Hank was angry. He couldn’t get his employees onboard with the new computer system. From his perspective, he did all the “right” things. He provided reasons for the upgrade and training to enhance efficiency, but employee resistance persisted.

In our last blog, we discussed three possible reasons behind employee resistance to change. Today, we address an essential leadership skill that relieves frustration and moves action forward in your organization.

What you resist, persists

The more you push for change the more you meet resistance.What you resist, persists

It’s natural to focus on your employees as the problem. If only they would cooperate, deadlines would be met, customers thrilled, and progress made!

Through coaching, Hank decided to try to a different approach. What he discovered might surprise you and make you reconsider your approach to employee resistance.

The Leadership Skill That Motivates Change

Hank considered the change from his employees’ perspective. He realized he forced change without considering the impact on his employees.

When employees complain and resist change, there is often a deeper reason. It could be an event, loss, or difficulty in their personal or professional life. Empathy as a leadership skill gives you valuable insight to what’s important to your employees and their motives.

Empathy involves an emotional perspective, as you consider a situation from your employee’s point of view. When you understand what it’s like to walk in their shoes, you create better employee engagement and buy-in to change.

If you relate to Hank’s situation, ask yourself six self-reflective questions:

  1. How do you think your employees feel about the change?
  2. If you were in their position, how would you feel?
  3. What are you basing your above answers on? Observations? Office conversations?
  4. How will you get this information directly from your employees?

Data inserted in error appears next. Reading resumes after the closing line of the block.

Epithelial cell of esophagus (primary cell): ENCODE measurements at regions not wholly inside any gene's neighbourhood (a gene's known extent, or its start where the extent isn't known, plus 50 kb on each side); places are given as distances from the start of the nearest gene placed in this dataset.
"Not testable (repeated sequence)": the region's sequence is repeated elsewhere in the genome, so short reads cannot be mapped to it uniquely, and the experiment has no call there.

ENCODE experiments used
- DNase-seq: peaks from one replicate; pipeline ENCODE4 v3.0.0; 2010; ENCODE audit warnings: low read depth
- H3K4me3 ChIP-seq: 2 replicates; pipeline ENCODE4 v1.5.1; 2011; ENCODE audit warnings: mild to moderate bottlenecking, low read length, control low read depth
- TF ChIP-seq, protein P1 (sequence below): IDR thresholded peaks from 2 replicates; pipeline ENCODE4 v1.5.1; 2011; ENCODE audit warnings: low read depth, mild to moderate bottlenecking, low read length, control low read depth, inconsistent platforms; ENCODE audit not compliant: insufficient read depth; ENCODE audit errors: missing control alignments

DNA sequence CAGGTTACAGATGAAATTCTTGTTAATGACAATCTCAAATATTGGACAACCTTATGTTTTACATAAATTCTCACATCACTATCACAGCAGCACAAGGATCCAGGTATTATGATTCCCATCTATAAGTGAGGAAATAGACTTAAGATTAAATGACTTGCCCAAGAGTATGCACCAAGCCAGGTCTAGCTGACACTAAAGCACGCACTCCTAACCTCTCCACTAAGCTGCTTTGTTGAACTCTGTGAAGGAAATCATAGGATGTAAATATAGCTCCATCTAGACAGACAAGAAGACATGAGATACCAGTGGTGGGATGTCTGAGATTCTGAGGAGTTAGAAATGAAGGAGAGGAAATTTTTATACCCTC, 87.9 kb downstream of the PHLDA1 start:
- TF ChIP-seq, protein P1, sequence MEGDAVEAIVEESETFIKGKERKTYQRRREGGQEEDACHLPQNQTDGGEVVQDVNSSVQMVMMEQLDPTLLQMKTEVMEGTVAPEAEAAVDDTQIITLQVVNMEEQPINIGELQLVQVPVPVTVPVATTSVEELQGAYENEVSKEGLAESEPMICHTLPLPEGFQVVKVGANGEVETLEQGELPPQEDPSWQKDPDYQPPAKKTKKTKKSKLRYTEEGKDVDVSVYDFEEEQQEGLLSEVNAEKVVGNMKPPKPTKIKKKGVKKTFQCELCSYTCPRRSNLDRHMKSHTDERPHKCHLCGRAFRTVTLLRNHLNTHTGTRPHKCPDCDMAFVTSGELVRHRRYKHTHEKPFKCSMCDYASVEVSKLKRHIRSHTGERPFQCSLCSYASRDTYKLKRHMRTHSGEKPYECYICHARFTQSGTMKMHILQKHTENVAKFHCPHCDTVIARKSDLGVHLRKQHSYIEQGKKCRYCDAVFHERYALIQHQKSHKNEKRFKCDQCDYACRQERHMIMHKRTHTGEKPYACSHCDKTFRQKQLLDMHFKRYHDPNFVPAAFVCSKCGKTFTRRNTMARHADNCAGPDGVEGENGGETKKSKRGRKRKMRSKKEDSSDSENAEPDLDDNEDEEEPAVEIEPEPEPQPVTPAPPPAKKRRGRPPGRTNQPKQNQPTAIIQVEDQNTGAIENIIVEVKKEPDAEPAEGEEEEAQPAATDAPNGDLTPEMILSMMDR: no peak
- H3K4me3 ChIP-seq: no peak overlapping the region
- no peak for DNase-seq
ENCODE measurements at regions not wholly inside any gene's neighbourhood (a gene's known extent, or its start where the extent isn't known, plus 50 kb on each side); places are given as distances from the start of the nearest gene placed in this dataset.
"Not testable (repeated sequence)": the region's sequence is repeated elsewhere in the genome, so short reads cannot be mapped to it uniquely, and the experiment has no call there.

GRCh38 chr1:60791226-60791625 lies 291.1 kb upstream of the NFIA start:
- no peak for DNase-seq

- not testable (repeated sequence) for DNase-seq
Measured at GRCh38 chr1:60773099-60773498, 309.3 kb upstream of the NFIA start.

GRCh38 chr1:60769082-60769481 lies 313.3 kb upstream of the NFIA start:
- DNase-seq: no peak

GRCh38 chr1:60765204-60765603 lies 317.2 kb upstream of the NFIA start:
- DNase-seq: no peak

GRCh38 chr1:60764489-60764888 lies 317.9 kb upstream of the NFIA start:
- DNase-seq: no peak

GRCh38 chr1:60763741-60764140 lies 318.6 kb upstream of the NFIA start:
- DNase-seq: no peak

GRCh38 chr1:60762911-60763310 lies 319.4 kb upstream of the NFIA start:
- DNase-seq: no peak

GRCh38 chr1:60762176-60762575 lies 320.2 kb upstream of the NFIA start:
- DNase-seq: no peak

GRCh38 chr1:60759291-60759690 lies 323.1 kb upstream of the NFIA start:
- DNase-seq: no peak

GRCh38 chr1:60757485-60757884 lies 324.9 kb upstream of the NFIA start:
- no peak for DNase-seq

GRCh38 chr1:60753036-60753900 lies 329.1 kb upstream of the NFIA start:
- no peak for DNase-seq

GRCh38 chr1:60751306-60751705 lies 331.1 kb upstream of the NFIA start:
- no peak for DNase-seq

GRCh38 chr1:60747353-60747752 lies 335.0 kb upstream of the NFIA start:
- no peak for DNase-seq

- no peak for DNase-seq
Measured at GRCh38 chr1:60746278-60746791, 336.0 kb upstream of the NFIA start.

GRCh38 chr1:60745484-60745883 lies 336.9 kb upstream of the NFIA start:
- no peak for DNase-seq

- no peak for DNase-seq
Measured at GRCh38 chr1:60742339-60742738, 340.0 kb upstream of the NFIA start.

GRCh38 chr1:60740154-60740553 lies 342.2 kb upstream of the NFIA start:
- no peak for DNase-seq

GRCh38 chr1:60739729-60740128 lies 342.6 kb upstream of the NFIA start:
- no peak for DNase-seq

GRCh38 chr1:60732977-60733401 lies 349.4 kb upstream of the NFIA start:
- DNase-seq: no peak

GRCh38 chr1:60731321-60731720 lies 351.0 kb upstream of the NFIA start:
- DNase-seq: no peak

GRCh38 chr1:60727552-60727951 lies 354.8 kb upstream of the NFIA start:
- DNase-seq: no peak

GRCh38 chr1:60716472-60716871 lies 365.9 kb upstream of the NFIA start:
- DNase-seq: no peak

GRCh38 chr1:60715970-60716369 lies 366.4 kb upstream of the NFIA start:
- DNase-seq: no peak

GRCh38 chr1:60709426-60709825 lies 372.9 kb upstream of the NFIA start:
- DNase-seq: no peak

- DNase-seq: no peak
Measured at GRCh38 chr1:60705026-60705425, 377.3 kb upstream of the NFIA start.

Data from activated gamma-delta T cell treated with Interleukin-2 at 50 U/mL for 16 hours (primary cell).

5. Based on what you learn, what adjustments might you make in your change initiative leadership?
  6. How will you show empathy and still create buy in to change?

Leaders that empathize with employees’ create a culture with strong connections. Regularly asking questions about your employee’s thoughts, feelings, and needs to be successful builds strong relationships and demonstrates empathy.

In other words, as the famous saying goes “People don’t care how much you know until they know how much you care.”

When Hank showed concern for his employees and listened with genuine curiosity, they shared valuable insights that helped him adjust the change initiative. Hank’s empathy heightened his employees’ willingness to have constructive conversations that led to a better course of action to learn the new computer system and make necessary adjustments.

In today’s marketplace, the most effective leaders value employees as people, aside from their job title.

If you’d like to learn more about how to develop your leadership empathy skills, book a complimentary 1-1 strategy session where we can give you ideas on where to start. We look forward to helping you be a leader who motivates change. .

Bonnie Artman Fox works with senior leaders who want to create work cultures that bring out the best in their employees, attract peak performers, and build cohesive teams. From over 25 years in the healthcare and psychology fields, she applies her expertise to coach and consult with leaders to replace behaviors that sabotage organizational health with positive behaviors that eliminate infighting, office politics, and dysfunction. To learn more or bring Bonnie to your company, let’s talk.

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